The first step in international action
DR: If you were emperor for a day — or just president of the U.S. — what would your international approach be?
TT: No. 1 is to lead by example. When Tony Blair came can sat down with Arnold and I before the summit, he took us aside and said, "Look, what you are doing in California so crucial." When he hosted the G8 in 2005 — whoever’s the president of the G8 can pick two topics, and he picked Africa and global warming. On global warming, he added the G8 plus 5, the five emerging economies: China, India, South Africa, Mexico, and Brazil. They have no obligations under Kyoto until 2012, if then. The number one thing they kept saying is, "why should we bother when the United States isn’t even doing anything?" Blair said, "I was able to say to them, wait a minute, the United States is doing something, it’s just not at the federal level. It’s California." He said, "what you guys are doing is so crucial, but I can only say ‘look at California’ for so long. At some point they’re going to say, ‘the United States is more than California.’ I’m imploring you to get other states to do what California has done."
Arnold looked at me and laughed and said, "how much did you pay him to say that?" Because Arnold and I had been cooking up this notion of Johnny Appleseeding California’s plan just a month earlier — for me to leave government and start going around and helping other states to do this. Blair looked at us like we were on crack. We had to explain, "We understand your point, and we’re trying to build a de facto national climate plan one state at a time."
DR: It’s sad that he leveraged his reputation and national treasure for a relationship with Bush, and is tacitly admitting he has no leverage to show for it.
TT: The second thing is, look, we’re a country that has spent 200 years giving foreign aid for all kinds of auspicious purposes. Now we’re spending hundreds of billions of dollars sending our army around the world to defend our oil. Why couldn’t we take a fraction of those resources and go to these countries and say, "we’ll help you. You want to stop building coal-fired power plants, you want to at least build IGCC and figure out ways of sequestering carbon? We’re experimenting with it in our own country; we’ll give you money to help experiment with it in your country. We’ll build a trading system where companies here that want to comply can buy carbon credits by shutting down a coal-fired plant in China and replacing it with something that’s more energy efficient and sustainable. We’ll figure out market-based incentives and direct gifts to help you help yourselves."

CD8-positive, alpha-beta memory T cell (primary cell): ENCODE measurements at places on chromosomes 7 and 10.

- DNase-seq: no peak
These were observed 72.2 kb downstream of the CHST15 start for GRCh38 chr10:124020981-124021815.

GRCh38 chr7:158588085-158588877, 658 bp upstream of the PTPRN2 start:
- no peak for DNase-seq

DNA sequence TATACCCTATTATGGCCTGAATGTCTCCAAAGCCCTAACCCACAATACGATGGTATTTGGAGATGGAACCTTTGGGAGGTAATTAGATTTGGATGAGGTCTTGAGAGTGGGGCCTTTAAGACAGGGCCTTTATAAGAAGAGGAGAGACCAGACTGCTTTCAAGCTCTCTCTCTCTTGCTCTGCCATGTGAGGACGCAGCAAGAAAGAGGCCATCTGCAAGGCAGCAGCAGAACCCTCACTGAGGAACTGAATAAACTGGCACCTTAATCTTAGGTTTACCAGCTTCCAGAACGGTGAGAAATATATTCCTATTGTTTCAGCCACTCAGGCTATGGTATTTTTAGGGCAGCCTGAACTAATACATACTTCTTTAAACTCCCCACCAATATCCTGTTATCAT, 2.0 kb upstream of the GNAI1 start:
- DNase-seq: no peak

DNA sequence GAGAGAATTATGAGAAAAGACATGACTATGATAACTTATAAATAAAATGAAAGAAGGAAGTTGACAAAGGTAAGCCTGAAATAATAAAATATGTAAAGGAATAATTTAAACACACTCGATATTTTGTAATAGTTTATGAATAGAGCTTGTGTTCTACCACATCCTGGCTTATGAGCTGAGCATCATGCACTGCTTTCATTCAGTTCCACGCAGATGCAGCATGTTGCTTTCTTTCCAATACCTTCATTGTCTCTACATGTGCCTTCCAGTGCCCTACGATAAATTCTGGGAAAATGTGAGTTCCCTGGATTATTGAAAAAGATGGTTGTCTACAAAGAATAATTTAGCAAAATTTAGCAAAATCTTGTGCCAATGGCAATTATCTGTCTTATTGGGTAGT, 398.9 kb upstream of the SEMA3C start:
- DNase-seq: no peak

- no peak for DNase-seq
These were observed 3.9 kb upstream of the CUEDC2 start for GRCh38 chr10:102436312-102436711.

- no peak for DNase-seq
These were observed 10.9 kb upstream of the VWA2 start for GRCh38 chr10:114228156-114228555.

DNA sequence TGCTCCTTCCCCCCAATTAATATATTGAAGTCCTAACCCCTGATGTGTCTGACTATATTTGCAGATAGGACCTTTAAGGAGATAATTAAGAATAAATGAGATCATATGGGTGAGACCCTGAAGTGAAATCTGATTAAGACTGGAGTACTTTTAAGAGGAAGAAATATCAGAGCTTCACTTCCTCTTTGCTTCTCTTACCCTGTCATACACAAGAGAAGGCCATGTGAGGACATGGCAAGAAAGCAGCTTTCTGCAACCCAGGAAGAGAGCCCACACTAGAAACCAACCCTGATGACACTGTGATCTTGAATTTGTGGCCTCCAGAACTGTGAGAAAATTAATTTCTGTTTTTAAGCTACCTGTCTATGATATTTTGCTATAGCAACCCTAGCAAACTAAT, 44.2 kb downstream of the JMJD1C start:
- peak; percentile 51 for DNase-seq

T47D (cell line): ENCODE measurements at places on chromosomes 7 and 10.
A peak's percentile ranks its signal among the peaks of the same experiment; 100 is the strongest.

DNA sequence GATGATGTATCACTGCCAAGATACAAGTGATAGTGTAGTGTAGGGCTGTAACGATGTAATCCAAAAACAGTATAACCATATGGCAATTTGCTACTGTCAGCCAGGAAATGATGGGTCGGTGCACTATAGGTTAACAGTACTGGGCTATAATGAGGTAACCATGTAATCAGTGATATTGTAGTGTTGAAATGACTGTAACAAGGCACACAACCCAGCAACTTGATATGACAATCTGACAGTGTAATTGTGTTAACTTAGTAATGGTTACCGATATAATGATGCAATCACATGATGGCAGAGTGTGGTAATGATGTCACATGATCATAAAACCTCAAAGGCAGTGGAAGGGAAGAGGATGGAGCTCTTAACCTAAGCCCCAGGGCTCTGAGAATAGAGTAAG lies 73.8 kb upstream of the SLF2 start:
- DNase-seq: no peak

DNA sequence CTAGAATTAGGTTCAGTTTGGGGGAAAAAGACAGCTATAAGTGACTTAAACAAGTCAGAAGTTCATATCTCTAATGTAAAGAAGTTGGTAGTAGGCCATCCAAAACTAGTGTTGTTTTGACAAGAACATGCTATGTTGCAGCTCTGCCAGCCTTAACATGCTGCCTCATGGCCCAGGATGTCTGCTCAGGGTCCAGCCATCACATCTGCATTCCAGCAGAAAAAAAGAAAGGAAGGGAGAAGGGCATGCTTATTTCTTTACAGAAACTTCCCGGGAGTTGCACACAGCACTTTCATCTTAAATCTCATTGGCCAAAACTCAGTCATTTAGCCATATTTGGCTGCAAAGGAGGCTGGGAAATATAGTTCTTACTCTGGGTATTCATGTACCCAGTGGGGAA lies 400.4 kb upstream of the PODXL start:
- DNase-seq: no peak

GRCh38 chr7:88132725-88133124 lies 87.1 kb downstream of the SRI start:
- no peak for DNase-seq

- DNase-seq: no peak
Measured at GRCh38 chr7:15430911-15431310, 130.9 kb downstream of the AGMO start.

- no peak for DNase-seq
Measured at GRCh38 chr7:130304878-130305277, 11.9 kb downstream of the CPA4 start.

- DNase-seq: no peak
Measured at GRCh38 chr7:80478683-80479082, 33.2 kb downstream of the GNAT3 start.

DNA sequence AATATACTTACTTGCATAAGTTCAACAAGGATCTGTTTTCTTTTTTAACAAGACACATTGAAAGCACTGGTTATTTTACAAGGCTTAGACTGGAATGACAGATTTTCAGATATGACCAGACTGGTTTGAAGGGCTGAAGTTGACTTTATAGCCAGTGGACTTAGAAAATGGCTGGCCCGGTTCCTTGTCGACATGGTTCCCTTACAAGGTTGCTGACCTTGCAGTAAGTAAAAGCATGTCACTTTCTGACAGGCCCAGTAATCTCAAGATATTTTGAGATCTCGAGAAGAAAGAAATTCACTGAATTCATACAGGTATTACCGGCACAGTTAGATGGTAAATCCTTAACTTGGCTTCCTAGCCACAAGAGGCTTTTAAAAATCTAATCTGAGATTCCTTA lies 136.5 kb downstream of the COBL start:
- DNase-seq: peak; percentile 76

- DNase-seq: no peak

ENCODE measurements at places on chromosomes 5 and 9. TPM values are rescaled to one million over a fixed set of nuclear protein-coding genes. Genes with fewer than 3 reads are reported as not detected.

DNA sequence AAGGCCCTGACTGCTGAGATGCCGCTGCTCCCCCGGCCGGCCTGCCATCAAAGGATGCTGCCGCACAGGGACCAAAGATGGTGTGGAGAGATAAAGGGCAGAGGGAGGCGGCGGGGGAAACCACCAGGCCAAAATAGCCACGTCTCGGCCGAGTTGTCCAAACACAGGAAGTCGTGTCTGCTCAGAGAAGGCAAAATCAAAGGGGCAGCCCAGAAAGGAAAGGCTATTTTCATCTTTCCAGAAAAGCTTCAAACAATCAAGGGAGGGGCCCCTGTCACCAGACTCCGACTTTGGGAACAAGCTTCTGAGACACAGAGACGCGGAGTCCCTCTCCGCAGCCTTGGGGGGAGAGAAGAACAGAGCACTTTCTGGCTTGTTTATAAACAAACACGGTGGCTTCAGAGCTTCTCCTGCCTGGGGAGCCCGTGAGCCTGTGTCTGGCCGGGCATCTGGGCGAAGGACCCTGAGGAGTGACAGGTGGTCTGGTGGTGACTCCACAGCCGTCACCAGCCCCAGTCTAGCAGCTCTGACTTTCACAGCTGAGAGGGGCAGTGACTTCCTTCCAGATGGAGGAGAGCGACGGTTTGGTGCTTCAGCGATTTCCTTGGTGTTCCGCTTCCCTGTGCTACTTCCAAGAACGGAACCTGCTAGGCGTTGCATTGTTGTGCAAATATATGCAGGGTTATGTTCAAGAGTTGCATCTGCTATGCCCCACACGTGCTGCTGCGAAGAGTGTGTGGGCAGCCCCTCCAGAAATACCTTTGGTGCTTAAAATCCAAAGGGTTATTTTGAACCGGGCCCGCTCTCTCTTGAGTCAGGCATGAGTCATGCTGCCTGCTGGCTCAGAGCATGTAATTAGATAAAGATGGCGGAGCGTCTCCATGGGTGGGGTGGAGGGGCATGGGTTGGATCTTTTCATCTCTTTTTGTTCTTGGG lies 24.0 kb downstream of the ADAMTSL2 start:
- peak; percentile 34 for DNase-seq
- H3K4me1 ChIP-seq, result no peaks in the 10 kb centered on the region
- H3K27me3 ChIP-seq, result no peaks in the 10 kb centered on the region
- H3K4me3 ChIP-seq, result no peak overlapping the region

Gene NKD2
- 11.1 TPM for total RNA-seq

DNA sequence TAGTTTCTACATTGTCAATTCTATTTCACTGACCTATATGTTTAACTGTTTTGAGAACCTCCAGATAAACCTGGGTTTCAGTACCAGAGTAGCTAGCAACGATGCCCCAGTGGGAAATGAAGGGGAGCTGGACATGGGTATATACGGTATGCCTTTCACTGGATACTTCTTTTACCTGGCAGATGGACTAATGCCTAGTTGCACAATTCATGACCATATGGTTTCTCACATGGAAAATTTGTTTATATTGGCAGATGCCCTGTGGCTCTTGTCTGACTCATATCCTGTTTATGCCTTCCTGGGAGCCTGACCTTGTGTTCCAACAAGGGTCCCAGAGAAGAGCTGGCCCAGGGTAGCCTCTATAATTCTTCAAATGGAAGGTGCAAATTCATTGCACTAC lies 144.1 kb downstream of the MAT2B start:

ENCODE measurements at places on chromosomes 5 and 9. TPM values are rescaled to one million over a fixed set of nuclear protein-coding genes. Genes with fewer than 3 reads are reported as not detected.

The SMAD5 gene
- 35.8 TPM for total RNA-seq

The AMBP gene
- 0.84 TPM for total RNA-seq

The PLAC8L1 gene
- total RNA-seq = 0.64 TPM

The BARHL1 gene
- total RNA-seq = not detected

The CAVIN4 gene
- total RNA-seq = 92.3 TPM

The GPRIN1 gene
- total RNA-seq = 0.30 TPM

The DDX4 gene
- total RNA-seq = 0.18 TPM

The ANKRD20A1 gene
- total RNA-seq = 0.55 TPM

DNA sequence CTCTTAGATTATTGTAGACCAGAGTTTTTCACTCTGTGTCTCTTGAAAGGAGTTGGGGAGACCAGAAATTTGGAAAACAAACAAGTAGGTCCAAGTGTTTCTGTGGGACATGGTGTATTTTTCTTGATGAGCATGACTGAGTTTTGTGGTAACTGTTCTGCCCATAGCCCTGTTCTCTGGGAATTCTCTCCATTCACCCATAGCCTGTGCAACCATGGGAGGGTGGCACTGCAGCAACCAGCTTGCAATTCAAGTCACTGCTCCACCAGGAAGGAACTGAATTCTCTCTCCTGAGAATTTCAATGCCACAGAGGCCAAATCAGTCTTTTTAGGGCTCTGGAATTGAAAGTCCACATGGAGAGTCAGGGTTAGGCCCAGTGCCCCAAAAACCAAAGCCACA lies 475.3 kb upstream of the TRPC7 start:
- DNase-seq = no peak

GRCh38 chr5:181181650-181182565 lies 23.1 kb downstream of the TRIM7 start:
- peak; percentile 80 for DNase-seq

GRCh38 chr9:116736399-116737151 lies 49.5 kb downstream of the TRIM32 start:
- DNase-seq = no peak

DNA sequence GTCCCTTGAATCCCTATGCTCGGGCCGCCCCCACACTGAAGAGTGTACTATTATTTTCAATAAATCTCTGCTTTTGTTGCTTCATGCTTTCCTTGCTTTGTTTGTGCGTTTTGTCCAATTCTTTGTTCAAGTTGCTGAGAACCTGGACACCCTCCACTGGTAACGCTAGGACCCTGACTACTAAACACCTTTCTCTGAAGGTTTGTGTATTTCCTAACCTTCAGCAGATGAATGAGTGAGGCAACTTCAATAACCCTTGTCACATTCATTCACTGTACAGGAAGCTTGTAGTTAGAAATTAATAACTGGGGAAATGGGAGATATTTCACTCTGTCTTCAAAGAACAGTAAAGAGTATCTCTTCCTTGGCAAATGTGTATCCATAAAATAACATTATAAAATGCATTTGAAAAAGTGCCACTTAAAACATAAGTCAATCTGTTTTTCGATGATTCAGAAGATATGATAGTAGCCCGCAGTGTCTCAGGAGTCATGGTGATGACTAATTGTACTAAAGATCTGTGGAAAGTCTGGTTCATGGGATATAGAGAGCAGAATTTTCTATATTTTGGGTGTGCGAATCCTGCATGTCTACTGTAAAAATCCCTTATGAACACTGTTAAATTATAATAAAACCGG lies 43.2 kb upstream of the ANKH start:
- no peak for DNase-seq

By the way, when we talk about the United States as 5 percent of the world’s population and 25 percent of its CO2 emissions … I think we’re 50 percent of the world’s CO2 emissions. Why is it that China is building 1,000 megawatts of coal-fired power plants a week? It’s to make factories to make plastic flamingos to sell in Wal-Mart. [ed. note: They’re no longer selling the flamingos. Sigh.] Every plastic flamingo they make over there is twice the amount of CO2 that would otherwise be generated if that product were created closer to home, and not put on a ship and sent across the Pacific with even more greenhouse gas emissions and pollutants.
On top of that, we’re exporting our culture to them. The new, emerging middle class we’re creating with all the consumer goods we’re buying in China and India — the number one kind of car that’s selling in those countries is SUVs. Who is it that’s selling them over there? It’s GM. GM is over there selling SUVs called the Great Wall, which looks like a Hummer. We’re exporting this culture in our movies and our TV and our advertising, with our car companies saying it’s not enough to just have a car, you emerging Chinese family man. Go out and have an SUV just like your American counterpart.
When you take all of that collectively, I think we are directly or indirectly responsible for at least 50 percent of the world’s emissions. It’s incumbent upon us to lead by example and then help others do better.
DR: What did we get out of Iraq that would compare to a trillion dollars in foreign aid to help India or China develop clean energy resources?
TT: There’s a company working with Lockheed and Boeing, on a technology that’s been around for a very long time, fairly well understood, where you collect solar energy in outer space, using solar panels like the kind that powered the space station, and beam the energy to earth by way of microwaves — very mild microwaves that don’t hurt anything on their way down — to a receiving station and through a centralized grid.
The technology exists. It’s not crazy. The only reason it hasn’t been commercialized is, it’s too expensive. It would cost by most estimates 20, 30, 40 cents a kilowatt hour to get the launch into space, to get the several football fields of solar panels, and to send down that electricity and receive it on the other end — compared to two cents, three cents a kilowatt hour for coal. Take that trillion dollars and say, look, our health, global warming, averting a great depression, is worth spending a little money now. Rather than cheap, coal-fired energy, let’s subsidize that kind of an industry and help China and India be the first to leapfrog into those kinds of facilities.